"Large double-stranded RNA" refers to any double-stranded RNA having a size greater than about 40 base pairs (bp) for example, larger than 100 bp or more particularly larger than 300 bp. The sequence of a large dsRNA may represent a segment of a mRNA or the entire rnRNA. The maximum size of the large dsRNA is not limited herein. The double-stranded RNA may include modified bases where the modification may be to the phosphate sugar backbone or to the nucleoside. Such modifications may include a nitrogen or sulfur heteroatom or any other modification known in the art. The double-stranded structure may be formed by self-complementary RNA strand such as occurs for a hairpin or a micro RNA or by annealing of two distinct complementary RNA strands.

"Overlapping" refers to when two RNA fragments have sequences which overlap by a plurality of nucleotides on one strand, for example, where the plurality of nucleotides (nt) numbers as few as 2-5 nucleotides or by 5-10 nucleotides or more. "One or more dsRNAs" refers to dsRNAs that differ from each other on the basis of sequence.

"Target gene or mRNA" refers to any gene or mRNA of interest. Indeed any of the genes previously identified by genetics or by sequencing may represent a target. Target genes or mRNA may include developmental genes and regulatory genes as well as metabolic or structural genes or genes encoding enzymes. The target gene may be expressed in those cells in which a phenotype is being investigated or in an organism in a manner that directly or indirectly impacts a phenotypic characteristic. The target gene may be endogenous or exogenous. Such cells include any cell in the body of an adult or embryonic animal or plant including gamete or any isolated cell such as occurs in an immortal cell line or primary cell culture.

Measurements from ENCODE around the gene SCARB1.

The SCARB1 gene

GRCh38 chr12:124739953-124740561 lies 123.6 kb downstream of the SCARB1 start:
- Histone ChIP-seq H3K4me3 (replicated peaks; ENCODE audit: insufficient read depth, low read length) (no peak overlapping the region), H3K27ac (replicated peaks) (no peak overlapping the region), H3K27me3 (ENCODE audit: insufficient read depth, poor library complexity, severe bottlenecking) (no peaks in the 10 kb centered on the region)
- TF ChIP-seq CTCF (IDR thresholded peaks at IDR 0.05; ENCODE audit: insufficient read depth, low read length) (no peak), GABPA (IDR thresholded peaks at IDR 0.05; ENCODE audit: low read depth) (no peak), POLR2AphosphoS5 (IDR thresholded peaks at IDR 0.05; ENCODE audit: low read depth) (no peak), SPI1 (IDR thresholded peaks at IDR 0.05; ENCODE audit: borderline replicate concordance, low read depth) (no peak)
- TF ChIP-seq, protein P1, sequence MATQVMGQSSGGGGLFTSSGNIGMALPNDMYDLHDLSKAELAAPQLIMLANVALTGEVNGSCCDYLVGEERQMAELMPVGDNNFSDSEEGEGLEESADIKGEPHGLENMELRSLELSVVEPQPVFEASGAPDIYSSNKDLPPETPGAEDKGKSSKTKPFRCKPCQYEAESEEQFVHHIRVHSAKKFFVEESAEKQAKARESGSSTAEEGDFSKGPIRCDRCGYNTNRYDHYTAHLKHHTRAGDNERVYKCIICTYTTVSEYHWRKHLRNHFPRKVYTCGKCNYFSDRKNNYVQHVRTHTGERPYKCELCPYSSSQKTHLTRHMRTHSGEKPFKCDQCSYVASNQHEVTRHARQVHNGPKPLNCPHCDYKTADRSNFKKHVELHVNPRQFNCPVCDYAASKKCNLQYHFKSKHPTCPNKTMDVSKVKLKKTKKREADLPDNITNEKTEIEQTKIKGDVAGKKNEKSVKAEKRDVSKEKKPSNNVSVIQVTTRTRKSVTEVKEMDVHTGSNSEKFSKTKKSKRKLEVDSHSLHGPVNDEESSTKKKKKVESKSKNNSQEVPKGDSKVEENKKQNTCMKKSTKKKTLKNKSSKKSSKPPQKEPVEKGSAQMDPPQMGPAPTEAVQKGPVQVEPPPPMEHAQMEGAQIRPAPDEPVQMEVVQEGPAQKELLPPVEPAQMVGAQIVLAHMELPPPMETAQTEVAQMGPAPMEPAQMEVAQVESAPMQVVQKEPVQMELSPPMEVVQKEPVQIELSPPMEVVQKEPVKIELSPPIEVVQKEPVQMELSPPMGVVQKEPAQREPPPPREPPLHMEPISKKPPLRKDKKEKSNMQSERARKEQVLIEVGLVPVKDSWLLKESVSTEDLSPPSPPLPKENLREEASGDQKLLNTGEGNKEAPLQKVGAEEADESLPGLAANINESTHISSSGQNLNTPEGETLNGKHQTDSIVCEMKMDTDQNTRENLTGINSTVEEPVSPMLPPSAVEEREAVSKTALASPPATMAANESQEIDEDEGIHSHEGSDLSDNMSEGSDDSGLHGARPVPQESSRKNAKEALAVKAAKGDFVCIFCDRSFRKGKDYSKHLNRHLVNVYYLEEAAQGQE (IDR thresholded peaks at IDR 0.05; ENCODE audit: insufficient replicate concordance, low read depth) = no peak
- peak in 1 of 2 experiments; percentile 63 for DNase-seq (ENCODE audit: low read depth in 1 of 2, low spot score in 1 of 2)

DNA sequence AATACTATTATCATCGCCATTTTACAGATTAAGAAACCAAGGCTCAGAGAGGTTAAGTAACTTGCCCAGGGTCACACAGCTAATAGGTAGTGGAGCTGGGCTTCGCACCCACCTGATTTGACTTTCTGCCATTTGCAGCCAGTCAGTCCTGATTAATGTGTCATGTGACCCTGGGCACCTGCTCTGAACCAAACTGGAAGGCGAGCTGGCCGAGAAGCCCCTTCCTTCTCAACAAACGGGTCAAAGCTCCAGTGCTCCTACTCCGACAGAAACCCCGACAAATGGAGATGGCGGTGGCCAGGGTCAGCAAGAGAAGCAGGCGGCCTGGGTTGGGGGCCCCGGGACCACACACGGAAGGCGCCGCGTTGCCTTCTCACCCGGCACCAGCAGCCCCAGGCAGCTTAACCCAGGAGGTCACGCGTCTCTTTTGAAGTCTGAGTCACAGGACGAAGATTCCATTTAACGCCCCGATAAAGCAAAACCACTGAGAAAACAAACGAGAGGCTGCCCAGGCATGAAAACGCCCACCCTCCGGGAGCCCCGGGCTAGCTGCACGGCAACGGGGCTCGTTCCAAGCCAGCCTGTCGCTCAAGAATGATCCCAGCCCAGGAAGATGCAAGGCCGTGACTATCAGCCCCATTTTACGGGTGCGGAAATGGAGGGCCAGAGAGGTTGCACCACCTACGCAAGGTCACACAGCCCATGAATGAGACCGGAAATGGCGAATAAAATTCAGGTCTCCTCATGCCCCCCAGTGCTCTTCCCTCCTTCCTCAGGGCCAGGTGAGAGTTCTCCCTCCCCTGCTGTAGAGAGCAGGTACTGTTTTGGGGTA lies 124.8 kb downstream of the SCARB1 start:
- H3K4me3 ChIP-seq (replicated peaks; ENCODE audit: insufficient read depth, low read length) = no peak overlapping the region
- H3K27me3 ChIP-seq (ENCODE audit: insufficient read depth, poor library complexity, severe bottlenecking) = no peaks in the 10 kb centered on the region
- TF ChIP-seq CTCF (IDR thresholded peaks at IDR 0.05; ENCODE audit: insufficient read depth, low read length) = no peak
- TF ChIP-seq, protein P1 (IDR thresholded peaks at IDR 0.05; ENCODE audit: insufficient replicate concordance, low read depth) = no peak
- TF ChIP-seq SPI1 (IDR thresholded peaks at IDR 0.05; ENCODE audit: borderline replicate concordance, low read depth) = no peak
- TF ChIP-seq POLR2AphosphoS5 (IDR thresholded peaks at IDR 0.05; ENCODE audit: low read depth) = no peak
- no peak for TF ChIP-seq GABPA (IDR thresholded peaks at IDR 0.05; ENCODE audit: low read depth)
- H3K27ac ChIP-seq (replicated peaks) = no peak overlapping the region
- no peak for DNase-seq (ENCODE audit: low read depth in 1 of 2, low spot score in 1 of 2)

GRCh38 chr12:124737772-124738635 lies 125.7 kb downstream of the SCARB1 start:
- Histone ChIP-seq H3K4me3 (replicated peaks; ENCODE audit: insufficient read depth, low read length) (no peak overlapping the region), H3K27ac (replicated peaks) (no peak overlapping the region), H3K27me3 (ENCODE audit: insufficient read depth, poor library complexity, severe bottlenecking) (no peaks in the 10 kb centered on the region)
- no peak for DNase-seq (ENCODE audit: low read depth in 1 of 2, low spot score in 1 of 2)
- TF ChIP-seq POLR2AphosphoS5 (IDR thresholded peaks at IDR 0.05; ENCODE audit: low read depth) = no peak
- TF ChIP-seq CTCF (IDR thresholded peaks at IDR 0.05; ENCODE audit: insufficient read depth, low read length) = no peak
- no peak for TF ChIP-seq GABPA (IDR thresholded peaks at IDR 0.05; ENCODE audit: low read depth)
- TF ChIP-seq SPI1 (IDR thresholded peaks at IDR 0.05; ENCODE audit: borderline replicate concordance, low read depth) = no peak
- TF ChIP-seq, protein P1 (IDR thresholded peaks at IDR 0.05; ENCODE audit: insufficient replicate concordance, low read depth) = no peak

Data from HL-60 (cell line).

In exemplary embodiments, the instant invention features compositions comprising a small nucleic acid molecule, such as short interfering nucleic acid (siNA), a short interfering RNA (siRNA), a double-stranded RNA (dsRNA), micro- RNA (mRNA), or a short hairpin RNA (shRNA), admixed or complexed with, or conjugated to, a polynucleotide delivery-enhancing polypeptide.

As used herein, the term "short interfering nucleic acid", "siNA", "short interfering RNA", "siRNA", "short interfering nucleic acid molecule", "short interfering oligonucleotide molecule", or "chemically-modified short interfering nucleic acid molecule", refers to any nucleic acid molecule capable of inhibiting or down regulating gene expression or viral replication, for example by mediating RNA interference "RNAi" or gene silencing in a sequence-specific manner. Within exemplary embodiments, the siNA is a double-stranded polynucleotide molecule comprising self-complementary sense and antisense regions, wherein the antisense region comprises a nucleotide sequence that is complementary to a nucleotide sequence in a target nucleic acid molecule for down regulating expression, or a portion thereof, and the sense region comprises a nucleotide sequence corresponding to (i.e., which is substantially identical in sequence to) the target nucleic acid sequence or portion thereof.